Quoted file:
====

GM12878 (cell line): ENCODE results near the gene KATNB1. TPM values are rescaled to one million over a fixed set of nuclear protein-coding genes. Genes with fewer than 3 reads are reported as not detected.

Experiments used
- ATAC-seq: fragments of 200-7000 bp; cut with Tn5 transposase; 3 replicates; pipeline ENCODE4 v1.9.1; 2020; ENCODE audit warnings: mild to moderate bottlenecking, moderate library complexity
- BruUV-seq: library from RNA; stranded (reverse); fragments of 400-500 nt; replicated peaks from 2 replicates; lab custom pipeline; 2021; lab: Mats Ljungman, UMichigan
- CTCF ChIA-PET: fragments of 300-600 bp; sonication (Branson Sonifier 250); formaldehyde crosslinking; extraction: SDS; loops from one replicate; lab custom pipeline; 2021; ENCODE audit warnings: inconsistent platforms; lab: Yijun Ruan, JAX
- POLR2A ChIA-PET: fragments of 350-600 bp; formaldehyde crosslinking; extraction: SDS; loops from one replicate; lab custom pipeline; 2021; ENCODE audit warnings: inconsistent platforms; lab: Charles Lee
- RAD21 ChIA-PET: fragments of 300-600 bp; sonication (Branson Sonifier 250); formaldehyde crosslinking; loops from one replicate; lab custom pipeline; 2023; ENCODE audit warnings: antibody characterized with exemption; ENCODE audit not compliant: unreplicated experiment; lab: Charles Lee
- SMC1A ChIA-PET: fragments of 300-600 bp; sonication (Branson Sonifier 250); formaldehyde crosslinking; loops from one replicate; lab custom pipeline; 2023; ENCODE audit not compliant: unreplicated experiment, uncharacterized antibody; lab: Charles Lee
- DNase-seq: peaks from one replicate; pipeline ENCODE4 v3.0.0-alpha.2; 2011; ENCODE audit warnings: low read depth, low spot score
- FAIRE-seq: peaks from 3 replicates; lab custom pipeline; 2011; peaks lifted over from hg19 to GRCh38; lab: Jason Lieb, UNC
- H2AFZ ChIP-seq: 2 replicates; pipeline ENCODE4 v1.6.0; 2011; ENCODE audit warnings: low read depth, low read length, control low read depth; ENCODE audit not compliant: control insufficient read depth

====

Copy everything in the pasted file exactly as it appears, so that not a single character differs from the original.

GM12878 (cell line): ENCODE results near the gene KATNB1. TPM values are rescaled to one million over a fixed set of nuclear protein-coding genes. Genes with fewer than 3 reads are reported as not detected.

Experiments used
- ATAC-seq: fragments of 200-7000 bp; cut with Tn5 transposase; 3 replicates; pipeline ENCODE4 v1.9.1; 2020; ENCODE audit warnings: mild to moderate bottlenecking, moderate library complexity
- BruUV-seq: library from RNA; stranded (reverse); fragments of 400-500 nt; replicated peaks from 2 replicates; lab custom pipeline; 2021; lab: Mats Ljungman, UMichigan
- CTCF ChIA-PET: fragments of 300-600 bp; sonication (Branson Sonifier 250); formaldehyde crosslinking; extraction: SDS; loops from one replicate; lab custom pipeline; 2021; ENCODE audit warnings: inconsistent platforms; lab: Yijun Ruan, JAX
- POLR2A ChIA-PET: fragments of 350-600 bp; formaldehyde crosslinking; extraction: SDS; loops from one replicate; lab custom pipeline; 2021; ENCODE audit warnings: inconsistent platforms; lab: Charles Lee
- RAD21 ChIA-PET: fragments of 300-600 bp; sonication (Branson Sonifier 250); formaldehyde crosslinking; loops from one replicate; lab custom pipeline; 2023; ENCODE audit warnings: antibody characterized with exemption; ENCODE audit not compliant: unreplicated experiment; lab: Charles Lee
- SMC1A ChIA-PET: fragments of 300-600 bp; sonication (Branson Sonifier 250); formaldehyde crosslinking; loops from one replicate; lab custom pipeline; 2023; ENCODE audit not compliant: unreplicated experiment, uncharacterized antibody; lab: Charles Lee
- DNase-seq: peaks from one replicate; pipeline ENCODE4 v3.0.0-alpha.2; 2011; ENCODE audit warnings: low read depth, low spot score
- FAIRE-seq: peaks from 3 replicates; lab custom pipeline; 2011; peaks lifted over from hg19 to GRCh38; lab: Jason Lieb, UNC
- H2AFZ ChIP-seq: 2 replicates; pipeline ENCODE4 v1.6.0; 2011; ENCODE audit warnings: low read depth, low read length, control low read depth; ENCODE audit not compliant: control insufficient read depth